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Between Marriage and the Market: Intimate Politics and Survival in Cairo (Comparative Studies on Muslim Societies) Paperback – 26 Jun 1997


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Product details

  • Paperback: 322 pages
  • Publisher: University of California Press (26 Jun. 1997)
  • Language: English
  • ISBN-10: 0520208250
  • ISBN-13: 978-0520208254
  • Product Dimensions: 15.2 x 1.9 x 22.9 cm
  • Average Customer Review: 5.0 out of 5 stars  See all reviews (1 customer review)
  • Amazon Bestsellers Rank: 2,214,553 in Books (See Top 100 in Books)
  • See Complete Table of Contents

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Product Description

About the Author

Homa Hoodfar is Associate Professor of Anthropology at Concordia University.

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First Sentence
Near the end of January 1983, I obtained a visa, borrowed 400 pounds from friends and family, and bought a ticket to Cairo with funds provided by Kent University. Read the first page
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2 of 2 people found the following review helpful By Imperial Topaz on 16 Aug. 2003
Format: Paperback
I ordered this book expecting it to talk about marriage practices in Egypt. While it touched on this, in less (or different depth) than I had expected, I really did get a lot more than I bargained for.
This book is exceptional, in that it is written by an Islamic (Iranian) woman sociologist, who had lived in, and gotten her degree in England. While she had to study Egyptian Arabic to converse with the people, she lived with them, and was able to understand many more facets of their culture in a different way than a westerner would have, and she was also more accepted and trusted by them because she was a Muslim (and her knowledge of Islam was extensively tested by her subjects in her early months of research). Yet, she is unlike most Arab sociologists in that she is able to write this book for a WESTERN audience, although the book is aimed more toward professional anthropologist/sociologists than the general public, as evidenced by her extensive citations and discussions of research methods. But in spite of that, I as a general reader, never found the book boring. It was difficult to put down. I was particularly interested in this subject, as I had spend several months living in Egypt during the time the author was doing her research, and compared my experiences to the author's. Her experiences and information are so much more extensive and rich.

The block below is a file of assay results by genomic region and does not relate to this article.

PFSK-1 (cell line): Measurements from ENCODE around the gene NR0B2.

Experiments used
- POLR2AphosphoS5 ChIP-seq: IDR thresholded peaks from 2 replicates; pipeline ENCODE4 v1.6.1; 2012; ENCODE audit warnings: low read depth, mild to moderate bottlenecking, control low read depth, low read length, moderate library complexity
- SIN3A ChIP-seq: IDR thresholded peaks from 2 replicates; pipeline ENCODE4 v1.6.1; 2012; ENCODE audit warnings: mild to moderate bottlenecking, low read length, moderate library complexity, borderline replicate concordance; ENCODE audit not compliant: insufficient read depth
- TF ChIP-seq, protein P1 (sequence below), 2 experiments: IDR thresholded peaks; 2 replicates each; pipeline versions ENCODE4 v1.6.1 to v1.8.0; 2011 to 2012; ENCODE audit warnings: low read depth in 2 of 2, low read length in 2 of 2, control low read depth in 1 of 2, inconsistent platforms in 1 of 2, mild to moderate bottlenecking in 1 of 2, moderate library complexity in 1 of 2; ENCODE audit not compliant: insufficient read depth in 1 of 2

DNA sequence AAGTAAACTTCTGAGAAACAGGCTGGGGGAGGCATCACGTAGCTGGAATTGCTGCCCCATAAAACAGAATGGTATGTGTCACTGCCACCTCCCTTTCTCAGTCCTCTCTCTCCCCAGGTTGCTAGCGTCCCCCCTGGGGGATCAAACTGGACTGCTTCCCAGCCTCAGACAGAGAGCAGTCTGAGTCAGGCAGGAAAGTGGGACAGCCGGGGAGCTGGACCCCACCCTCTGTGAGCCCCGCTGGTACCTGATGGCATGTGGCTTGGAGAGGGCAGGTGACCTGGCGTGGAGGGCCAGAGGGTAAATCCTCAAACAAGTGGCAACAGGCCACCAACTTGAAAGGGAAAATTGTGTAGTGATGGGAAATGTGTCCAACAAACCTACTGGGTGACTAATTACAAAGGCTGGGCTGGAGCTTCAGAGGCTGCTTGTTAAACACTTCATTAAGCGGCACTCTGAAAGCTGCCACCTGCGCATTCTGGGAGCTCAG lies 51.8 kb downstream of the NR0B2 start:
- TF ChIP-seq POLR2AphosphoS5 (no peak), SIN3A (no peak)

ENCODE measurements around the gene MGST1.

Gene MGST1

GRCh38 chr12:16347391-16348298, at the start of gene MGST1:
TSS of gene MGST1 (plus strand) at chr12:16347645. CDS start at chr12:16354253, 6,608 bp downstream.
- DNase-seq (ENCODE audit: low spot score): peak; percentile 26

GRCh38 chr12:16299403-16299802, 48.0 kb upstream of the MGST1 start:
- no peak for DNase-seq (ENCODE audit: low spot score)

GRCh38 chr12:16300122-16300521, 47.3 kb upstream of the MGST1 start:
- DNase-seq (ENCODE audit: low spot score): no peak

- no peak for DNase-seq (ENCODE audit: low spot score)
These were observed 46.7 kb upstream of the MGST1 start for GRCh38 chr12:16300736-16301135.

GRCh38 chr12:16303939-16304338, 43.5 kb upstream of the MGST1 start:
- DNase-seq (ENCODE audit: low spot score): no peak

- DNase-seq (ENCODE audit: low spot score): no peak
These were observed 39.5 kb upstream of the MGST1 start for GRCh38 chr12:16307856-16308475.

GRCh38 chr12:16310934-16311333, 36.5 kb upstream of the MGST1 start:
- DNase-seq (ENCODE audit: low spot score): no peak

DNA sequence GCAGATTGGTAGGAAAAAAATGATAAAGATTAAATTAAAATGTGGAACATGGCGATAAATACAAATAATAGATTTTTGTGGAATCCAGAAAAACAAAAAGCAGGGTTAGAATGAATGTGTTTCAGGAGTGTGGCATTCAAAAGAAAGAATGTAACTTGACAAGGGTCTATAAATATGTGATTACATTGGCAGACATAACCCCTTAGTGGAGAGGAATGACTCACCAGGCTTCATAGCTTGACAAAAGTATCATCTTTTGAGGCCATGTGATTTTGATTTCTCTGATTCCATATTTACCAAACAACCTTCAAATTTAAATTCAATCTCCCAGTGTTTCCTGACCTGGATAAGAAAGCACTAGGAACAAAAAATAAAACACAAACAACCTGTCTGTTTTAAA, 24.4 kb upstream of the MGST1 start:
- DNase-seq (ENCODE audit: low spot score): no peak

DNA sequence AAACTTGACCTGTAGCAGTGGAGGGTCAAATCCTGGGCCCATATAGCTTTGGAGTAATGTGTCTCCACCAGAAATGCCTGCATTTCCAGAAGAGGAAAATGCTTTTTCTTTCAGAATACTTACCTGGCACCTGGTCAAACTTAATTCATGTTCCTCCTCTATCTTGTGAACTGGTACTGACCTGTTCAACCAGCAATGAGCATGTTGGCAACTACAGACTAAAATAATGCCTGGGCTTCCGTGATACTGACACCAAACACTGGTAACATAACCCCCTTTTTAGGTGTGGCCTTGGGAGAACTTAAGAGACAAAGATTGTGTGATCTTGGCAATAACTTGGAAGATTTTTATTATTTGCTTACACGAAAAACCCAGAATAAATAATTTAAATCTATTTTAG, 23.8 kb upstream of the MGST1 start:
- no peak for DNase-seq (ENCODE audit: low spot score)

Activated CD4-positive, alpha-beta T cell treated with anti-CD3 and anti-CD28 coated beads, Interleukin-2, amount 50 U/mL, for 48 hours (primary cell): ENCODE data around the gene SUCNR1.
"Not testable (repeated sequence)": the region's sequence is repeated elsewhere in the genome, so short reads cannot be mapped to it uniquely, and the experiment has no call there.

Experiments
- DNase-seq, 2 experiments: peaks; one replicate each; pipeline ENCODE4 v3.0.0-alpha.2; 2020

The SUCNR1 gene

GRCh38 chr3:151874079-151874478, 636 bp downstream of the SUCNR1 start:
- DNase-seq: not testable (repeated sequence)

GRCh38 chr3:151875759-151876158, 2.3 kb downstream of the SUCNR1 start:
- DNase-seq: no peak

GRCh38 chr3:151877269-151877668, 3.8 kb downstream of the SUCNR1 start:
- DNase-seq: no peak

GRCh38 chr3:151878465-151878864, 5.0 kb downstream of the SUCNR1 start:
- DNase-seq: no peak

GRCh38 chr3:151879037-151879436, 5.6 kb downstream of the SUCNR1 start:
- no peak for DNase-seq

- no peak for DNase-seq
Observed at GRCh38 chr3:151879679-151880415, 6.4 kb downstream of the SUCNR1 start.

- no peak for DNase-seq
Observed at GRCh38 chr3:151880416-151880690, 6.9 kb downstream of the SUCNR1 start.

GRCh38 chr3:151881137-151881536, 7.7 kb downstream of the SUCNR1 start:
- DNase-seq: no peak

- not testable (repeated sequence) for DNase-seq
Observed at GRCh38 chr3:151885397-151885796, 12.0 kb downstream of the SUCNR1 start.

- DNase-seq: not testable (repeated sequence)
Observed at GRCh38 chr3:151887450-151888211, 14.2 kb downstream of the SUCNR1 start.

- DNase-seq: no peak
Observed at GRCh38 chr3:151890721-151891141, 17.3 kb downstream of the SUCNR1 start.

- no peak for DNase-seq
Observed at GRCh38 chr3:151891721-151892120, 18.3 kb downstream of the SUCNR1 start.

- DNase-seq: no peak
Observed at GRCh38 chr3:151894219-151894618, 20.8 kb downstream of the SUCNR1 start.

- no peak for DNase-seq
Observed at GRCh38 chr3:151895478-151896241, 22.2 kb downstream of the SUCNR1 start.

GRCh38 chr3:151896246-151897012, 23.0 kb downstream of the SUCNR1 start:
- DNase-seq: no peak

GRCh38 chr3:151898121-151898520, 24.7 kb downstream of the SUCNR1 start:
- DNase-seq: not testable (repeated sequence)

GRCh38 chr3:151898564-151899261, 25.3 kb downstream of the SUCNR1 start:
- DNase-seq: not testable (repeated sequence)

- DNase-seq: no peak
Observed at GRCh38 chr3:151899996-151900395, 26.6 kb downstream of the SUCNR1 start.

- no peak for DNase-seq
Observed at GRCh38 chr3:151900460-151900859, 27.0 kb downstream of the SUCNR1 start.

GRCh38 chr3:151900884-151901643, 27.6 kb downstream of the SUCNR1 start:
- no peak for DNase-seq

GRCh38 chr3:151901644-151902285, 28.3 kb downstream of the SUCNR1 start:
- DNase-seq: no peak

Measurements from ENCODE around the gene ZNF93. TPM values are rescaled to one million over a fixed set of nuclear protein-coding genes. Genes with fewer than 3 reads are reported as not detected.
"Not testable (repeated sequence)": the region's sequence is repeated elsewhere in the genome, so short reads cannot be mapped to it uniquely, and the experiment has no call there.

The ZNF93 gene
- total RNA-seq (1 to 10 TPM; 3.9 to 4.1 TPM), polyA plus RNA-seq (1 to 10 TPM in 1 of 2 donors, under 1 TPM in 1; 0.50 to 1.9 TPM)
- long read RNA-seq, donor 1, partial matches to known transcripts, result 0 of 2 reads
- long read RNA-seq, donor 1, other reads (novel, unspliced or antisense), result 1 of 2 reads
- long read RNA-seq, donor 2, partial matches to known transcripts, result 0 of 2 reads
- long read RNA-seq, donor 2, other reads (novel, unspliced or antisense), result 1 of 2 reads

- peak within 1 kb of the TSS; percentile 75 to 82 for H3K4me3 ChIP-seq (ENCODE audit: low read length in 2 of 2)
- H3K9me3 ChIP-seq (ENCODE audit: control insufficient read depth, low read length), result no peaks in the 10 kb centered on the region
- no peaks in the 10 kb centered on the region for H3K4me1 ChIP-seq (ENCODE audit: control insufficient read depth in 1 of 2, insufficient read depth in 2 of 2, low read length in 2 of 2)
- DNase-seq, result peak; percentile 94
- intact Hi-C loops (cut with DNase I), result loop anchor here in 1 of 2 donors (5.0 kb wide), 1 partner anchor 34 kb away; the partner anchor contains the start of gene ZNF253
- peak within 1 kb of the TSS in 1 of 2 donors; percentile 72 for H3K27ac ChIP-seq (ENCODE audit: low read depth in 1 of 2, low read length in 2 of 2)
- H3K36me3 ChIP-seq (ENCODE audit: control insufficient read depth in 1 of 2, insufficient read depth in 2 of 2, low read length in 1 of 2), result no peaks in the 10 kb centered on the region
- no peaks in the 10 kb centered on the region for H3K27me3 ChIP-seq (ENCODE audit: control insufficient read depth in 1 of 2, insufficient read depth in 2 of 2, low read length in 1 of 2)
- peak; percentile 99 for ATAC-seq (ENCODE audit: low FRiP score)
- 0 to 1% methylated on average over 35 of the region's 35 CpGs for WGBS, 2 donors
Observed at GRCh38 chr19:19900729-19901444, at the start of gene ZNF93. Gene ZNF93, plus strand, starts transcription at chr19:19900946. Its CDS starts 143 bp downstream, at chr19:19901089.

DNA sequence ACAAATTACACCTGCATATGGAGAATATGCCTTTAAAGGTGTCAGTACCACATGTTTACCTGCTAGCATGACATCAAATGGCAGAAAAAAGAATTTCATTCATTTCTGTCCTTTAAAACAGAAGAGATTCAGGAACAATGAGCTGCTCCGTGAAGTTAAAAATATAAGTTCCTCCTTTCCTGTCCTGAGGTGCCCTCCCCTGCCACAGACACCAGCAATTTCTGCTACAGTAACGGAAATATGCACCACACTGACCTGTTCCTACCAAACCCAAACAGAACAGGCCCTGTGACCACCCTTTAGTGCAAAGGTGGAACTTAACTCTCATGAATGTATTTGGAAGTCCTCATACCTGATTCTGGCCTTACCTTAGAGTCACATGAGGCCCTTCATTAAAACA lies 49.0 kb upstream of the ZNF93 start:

The book basically covers every facet of how poor men and women are able to "make it" and "get by," especially when the majority of them are forced to work outside of the formal sector.
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Most Helpful Customer Reviews on Amazon.com (beta)

Amazon.com: 2 reviews
4 of 4 people found the following review helpful
REALLY Excellent Book But Different From What I Had Expected 20 July 2003
By Imperial Topaz - Published on Amazon.com
Format: Paperback Verified Purchase
I ordered this book expecting it to talk about marriage practices in Egypt. While it touched on this, in less (or different depth) than I had expected, I really did get a lot more than I bargained for.
This book is exceptional, in that it is written by an Islamic (Iranian) woman sociologist, who had lived in, and gotten her degree in England. While she had to study Egyptian Arabic to converse with the people, she lived with them, and was able to understand many more facets of their culture in a different way than a westerner would have, and she was also more accepted and trusted by them because she was a Muslim (and her knowledge of Islam was extensively tested by her subjects in her early months of research). Yet, she is unlike most Arab sociologists in that she is able to write this book for a WESTERN audience, although the book is aimed more toward professional anthropologist/sociologists than the general public, as evidenced by her extensive citations and discussions of research methods. But in spite of that, I as a general reader, never found the book boring. It was difficult to put down. I was particularly interested in this subject, as I had spend several months living in Egypt during the time the author was doing her research, and compared my experiences to the author's. Her experiences and information are so much more extensive and rich.